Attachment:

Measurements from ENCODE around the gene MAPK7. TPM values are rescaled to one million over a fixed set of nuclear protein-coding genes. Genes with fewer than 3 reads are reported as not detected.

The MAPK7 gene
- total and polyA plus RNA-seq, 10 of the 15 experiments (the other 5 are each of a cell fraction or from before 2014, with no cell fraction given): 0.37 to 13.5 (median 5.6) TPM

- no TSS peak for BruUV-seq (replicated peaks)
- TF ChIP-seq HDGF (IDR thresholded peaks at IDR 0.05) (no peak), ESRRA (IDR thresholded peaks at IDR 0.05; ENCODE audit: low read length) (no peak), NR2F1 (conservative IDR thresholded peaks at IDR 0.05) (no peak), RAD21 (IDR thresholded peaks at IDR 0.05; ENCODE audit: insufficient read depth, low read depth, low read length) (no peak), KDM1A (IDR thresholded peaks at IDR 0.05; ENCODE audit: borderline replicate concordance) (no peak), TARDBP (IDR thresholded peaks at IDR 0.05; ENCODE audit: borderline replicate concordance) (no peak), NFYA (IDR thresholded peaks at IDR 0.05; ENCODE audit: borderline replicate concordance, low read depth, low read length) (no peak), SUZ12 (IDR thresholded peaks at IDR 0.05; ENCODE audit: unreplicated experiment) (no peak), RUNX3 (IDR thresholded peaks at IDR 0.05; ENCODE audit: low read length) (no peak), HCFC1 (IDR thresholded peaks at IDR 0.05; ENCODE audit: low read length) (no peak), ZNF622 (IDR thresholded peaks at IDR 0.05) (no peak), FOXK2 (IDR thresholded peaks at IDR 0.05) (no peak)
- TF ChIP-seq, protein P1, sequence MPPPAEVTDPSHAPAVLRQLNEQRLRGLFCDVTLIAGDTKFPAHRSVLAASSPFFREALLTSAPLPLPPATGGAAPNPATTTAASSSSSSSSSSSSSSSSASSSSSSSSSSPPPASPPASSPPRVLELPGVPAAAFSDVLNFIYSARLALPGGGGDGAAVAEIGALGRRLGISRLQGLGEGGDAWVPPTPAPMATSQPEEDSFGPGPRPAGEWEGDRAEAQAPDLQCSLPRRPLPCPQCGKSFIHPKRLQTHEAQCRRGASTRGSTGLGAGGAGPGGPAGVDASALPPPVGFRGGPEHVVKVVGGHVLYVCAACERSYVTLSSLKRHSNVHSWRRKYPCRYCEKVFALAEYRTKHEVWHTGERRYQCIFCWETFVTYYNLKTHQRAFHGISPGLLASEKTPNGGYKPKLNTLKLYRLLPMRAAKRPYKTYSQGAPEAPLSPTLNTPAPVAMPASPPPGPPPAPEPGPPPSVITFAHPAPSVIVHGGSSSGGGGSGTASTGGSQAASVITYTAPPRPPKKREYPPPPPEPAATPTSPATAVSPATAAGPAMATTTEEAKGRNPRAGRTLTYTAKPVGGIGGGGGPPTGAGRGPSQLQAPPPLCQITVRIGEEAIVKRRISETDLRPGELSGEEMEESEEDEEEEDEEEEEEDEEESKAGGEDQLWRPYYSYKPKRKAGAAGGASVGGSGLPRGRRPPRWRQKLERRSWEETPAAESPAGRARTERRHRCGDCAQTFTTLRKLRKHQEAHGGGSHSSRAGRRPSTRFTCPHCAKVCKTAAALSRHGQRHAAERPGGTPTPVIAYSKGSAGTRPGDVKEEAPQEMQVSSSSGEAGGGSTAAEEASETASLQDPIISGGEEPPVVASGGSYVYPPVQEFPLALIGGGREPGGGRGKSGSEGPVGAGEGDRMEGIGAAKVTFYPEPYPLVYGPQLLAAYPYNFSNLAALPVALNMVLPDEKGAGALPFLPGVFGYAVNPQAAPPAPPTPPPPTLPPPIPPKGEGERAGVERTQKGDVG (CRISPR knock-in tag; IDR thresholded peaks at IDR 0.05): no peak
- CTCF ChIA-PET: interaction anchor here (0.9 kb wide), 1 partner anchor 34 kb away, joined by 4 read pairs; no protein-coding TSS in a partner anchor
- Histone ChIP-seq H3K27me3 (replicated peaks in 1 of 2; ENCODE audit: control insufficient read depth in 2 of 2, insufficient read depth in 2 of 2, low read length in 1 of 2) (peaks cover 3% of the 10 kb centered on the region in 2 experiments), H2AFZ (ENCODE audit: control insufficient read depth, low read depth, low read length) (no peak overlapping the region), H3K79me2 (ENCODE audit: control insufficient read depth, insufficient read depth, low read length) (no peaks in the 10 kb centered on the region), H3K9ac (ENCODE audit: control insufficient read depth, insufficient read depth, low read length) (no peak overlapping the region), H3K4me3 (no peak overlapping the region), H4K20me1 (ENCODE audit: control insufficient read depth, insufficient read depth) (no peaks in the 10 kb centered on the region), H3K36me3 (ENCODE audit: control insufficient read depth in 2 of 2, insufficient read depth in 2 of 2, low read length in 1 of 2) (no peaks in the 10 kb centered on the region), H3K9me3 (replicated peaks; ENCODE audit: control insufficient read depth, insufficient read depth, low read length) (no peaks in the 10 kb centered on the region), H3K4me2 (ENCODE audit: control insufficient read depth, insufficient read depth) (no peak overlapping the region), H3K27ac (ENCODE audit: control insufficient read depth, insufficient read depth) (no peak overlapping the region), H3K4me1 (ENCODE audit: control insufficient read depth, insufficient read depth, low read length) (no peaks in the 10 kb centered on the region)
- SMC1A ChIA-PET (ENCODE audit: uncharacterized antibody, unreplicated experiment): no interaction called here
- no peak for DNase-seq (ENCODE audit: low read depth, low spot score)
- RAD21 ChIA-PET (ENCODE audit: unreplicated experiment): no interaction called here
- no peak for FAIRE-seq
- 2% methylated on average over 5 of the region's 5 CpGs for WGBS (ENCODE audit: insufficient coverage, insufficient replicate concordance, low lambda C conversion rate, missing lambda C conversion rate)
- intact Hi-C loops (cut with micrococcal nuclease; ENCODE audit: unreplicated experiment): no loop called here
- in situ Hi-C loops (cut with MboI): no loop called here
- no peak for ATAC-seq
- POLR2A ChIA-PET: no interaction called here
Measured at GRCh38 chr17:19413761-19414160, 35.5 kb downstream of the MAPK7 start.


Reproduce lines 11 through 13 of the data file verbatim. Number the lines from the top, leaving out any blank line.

- RAD21 ChIA-PET (ENCODE audit: unreplicated experiment): no interaction called here
- no peak for FAIRE-seq
- 2% methylated on average over 5 of the region's 5 CpGs for WGBS (ENCODE audit: insufficient coverage, insufficient replicate concordance, low lambda C conversion rate, missing lambda C conversion rate)